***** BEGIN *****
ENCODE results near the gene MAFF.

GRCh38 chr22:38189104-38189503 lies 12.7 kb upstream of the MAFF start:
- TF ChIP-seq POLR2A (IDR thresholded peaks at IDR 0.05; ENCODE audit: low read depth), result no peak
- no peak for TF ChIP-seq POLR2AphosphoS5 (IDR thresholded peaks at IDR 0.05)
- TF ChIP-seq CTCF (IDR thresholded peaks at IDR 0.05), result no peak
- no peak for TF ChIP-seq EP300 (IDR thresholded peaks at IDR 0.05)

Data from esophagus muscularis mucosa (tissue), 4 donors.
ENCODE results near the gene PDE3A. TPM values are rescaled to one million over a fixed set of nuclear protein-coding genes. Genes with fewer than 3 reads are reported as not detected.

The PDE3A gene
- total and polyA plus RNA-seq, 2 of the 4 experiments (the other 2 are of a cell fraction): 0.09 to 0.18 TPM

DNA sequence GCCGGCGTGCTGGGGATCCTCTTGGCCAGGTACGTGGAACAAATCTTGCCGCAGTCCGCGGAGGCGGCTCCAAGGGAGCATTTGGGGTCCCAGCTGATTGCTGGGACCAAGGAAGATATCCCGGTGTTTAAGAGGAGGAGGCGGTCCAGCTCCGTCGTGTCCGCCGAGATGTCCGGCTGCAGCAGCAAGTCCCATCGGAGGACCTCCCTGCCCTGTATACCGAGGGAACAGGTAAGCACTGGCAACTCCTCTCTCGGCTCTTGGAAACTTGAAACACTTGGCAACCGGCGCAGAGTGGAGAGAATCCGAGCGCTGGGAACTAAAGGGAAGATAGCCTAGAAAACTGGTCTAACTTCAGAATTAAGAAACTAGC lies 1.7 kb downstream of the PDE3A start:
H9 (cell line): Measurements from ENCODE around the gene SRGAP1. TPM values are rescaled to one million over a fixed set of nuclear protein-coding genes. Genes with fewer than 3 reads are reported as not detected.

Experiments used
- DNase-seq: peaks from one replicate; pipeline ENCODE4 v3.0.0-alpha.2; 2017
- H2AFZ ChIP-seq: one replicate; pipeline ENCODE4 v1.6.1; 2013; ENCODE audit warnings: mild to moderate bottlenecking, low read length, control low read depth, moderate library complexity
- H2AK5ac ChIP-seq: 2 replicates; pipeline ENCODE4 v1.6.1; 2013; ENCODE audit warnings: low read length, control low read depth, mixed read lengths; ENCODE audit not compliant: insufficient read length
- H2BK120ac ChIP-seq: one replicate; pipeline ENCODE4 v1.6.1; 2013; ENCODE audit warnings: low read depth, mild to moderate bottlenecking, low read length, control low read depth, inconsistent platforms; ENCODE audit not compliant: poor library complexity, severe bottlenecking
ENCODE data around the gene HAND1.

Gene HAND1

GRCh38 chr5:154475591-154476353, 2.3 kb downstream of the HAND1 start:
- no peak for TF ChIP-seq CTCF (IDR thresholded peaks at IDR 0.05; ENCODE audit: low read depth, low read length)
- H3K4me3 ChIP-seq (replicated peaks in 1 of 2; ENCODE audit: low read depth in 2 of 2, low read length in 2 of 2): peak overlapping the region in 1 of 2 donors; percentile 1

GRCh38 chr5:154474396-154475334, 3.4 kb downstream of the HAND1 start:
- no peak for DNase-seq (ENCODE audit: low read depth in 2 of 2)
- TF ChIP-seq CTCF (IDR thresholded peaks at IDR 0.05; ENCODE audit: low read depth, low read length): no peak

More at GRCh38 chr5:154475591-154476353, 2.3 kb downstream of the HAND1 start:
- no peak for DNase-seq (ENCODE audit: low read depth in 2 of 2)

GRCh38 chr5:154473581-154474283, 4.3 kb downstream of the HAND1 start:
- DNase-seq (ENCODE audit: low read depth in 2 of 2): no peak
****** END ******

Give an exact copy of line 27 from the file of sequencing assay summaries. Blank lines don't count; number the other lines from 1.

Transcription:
- no peak for DNase-seq (ENCODE audit: low read depth in 2 of 2)